Film: Mele Murals


Friday, February 24, 2017, 2:00pm to 3:30pm


Menschel Hall, Lower Level, Harvard Art Museums, 32 Quincy St.

Presented by: Harvard University Native American Program and the Harvard Art Museums
Admission: Free with museums admission. See website for museum admission.
Museum Hours: Open daily 10am–5pm
More information

Mele Murals is a documentary about the transformative power of modern graffiti art and ancient Hawaiian culture for a new generation of Native Hawaiians. Two graffiti artists—Estria Miyashiro and John Hina (“Prime”)—tell how their street art has taken them on personal journeys to discover their history, identity, and responsibilities as Hawaiian people. Estria, who left Hawai’i to study art in San Francisco, made a name for himself as an internationally known graffiti artist before returning to reconnect with his Hawaiian roots. Prime, who grew up in the projects and became one of the first kings of the Honolulu graffiti scene, left a life of hustling and drugs after the birth of his first child and returned to the art when he realized it was a way to help youth.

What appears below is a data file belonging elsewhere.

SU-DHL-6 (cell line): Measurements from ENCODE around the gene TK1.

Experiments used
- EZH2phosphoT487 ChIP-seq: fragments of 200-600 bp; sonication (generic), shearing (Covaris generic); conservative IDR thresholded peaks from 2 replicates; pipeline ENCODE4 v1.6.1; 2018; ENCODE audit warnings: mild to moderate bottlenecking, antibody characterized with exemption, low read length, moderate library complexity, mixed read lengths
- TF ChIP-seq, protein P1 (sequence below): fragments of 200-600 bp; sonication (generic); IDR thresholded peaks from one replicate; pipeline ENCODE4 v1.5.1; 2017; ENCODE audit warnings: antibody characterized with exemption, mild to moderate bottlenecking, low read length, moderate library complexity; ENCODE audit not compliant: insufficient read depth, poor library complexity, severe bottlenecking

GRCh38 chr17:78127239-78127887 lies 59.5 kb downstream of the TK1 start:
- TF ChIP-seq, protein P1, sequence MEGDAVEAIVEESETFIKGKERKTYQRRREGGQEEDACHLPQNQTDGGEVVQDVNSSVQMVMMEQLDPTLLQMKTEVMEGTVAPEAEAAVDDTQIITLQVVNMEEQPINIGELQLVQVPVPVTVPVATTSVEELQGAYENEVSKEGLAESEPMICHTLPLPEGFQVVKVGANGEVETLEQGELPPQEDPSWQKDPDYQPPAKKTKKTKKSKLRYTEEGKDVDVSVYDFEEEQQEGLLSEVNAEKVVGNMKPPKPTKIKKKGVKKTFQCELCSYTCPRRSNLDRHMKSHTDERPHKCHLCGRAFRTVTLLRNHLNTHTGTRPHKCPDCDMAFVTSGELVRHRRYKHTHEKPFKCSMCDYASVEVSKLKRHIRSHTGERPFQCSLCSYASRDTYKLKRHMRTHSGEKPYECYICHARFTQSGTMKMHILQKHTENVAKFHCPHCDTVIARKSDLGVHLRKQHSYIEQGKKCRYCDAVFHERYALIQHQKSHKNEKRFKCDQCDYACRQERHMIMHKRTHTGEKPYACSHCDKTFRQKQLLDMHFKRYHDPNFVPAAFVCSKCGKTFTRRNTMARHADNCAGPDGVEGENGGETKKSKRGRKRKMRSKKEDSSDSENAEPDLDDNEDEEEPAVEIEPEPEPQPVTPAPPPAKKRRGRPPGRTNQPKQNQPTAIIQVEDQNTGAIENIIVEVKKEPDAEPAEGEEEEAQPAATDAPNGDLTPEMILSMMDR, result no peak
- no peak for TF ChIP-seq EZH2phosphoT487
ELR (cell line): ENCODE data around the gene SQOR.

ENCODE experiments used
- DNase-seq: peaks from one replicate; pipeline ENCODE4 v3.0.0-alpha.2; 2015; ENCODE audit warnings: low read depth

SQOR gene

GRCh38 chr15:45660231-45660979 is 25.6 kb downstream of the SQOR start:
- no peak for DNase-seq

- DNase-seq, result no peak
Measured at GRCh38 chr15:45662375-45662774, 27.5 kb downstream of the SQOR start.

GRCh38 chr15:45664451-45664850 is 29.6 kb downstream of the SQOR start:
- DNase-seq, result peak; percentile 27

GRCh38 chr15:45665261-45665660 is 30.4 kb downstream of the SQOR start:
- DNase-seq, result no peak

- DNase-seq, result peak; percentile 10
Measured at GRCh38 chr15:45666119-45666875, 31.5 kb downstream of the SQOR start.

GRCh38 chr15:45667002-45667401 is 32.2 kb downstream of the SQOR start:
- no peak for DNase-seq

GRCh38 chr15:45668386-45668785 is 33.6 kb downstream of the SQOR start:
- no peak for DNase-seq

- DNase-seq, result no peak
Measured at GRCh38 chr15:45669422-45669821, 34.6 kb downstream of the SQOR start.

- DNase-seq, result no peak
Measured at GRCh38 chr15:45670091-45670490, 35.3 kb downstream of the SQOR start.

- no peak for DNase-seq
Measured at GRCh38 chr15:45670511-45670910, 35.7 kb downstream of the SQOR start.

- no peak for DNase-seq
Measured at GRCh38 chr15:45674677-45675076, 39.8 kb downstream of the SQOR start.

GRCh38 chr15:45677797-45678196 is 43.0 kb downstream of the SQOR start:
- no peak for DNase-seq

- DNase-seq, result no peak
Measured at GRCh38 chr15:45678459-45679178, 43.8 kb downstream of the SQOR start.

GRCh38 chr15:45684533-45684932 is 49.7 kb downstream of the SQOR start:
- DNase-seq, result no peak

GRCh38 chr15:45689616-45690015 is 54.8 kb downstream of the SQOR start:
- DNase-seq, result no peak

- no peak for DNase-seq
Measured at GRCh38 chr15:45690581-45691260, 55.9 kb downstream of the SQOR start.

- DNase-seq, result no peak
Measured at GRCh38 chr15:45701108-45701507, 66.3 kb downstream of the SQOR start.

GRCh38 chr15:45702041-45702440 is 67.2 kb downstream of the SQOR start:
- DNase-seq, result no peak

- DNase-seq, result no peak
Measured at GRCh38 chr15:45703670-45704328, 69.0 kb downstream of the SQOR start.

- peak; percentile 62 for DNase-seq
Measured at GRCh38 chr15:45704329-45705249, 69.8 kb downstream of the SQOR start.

Through the stories of these two graffiti artists and their joint quest to uphold Hawaiian culture through mural making, Mele Murals shows how public art rooted in underground graffiti unexpectedly but powerfully fuses with Native Hawaiian traditions and contemporary life to have a dramatic effect on the students, the town of Waimea, and most of all, the artists.

Support for this program is provided by the Richard L. Menschel Endowment Fund.